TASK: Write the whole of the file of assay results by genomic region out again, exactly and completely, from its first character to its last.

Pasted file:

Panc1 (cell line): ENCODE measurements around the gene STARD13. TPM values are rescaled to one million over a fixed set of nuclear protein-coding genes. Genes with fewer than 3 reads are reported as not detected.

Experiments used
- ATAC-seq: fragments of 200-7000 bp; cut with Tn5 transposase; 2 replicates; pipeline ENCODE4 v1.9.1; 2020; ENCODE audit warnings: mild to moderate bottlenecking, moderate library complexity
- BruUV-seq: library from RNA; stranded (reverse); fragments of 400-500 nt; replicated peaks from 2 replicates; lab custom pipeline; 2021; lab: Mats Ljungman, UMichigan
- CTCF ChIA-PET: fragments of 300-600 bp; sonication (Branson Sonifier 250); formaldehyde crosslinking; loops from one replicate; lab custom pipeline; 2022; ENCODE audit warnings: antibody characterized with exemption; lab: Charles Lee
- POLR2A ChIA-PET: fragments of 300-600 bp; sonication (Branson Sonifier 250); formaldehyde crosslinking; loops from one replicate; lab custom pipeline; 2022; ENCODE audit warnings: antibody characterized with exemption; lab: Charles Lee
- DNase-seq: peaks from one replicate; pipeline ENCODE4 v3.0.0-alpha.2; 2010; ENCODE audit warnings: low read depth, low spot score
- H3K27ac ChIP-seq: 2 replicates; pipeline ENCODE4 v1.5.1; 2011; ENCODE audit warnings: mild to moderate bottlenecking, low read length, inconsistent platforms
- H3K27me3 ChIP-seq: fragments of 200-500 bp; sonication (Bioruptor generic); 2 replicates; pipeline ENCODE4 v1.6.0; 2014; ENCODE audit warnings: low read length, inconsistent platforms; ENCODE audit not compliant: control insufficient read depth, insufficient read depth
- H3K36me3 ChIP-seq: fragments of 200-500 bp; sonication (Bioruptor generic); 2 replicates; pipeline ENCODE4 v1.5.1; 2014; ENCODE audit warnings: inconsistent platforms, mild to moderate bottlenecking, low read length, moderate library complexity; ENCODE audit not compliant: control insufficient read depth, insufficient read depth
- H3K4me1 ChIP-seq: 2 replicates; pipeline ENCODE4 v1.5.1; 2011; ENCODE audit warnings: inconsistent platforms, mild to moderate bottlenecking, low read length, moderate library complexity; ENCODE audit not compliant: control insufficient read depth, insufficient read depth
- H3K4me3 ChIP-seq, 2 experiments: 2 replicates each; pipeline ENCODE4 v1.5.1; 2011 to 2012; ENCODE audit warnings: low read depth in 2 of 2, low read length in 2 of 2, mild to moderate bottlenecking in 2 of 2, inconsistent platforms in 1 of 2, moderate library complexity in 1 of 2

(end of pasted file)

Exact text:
Panc1 (cell line): ENCODE measurements around the gene STARD13. TPM values are rescaled to one million over a fixed set of nuclear protein-coding genes. Genes with fewer than 3 reads are reported as not detected.

Experiments used
- ATAC-seq: fragments of 200-7000 bp; cut with Tn5 transposase; 2 replicates; pipeline ENCODE4 v1.9.1; 2020; ENCODE audit warnings: mild to moderate bottlenecking, moderate library complexity
- BruUV-seq: library from RNA; stranded (reverse); fragments of 400-500 nt; replicated peaks from 2 replicates; lab custom pipeline; 2021; lab: Mats Ljungman, UMichigan
- CTCF ChIA-PET: fragments of 300-600 bp; sonication (Branson Sonifier 250); formaldehyde crosslinking; loops from one replicate; lab custom pipeline; 2022; ENCODE audit warnings: antibody characterized with exemption; lab: Charles Lee
- POLR2A ChIA-PET: fragments of 300-600 bp; sonication (Branson Sonifier 250); formaldehyde crosslinking; loops from one replicate; lab custom pipeline; 2022; ENCODE audit warnings: antibody characterized with exemption; lab: Charles Lee
- DNase-seq: peaks from one replicate; pipeline ENCODE4 v3.0.0-alpha.2; 2010; ENCODE audit warnings: low read depth, low spot score
- H3K27ac ChIP-seq: 2 replicates; pipeline ENCODE4 v1.5.1; 2011; ENCODE audit warnings: mild to moderate bottlenecking, low read length, inconsistent platforms
- H3K27me3 ChIP-seq: fragments of 200-500 bp; sonication (Bioruptor generic); 2 replicates; pipeline ENCODE4 v1.6.0; 2014; ENCODE audit warnings: low read length, inconsistent platforms; ENCODE audit not compliant: control insufficient read depth, insufficient read depth
- H3K36me3 ChIP-seq: fragments of 200-500 bp; sonication (Bioruptor generic); 2 replicates; pipeline ENCODE4 v1.5.1; 2014; ENCODE audit warnings: inconsistent platforms, mild to moderate bottlenecking, low read length, moderate library complexity; ENCODE audit not compliant: control insufficient read depth, insufficient read depth
- H3K4me1 ChIP-seq: 2 replicates; pipeline ENCODE4 v1.5.1; 2011; ENCODE audit warnings: inconsistent platforms, mild to moderate bottlenecking, low read length, moderate library complexity; ENCODE audit not compliant: control insufficient read depth, insufficient read depth
- H3K4me3 ChIP-seq, 2 experiments: 2 replicates each; pipeline ENCODE4 v1.5.1; 2011 to 2012; ENCODE audit warnings: low read depth in 2 of 2, low read length in 2 of 2, mild to moderate bottlenecking in 2 of 2, inconsistent platforms in 1 of 2, moderate library complexity in 1 of 2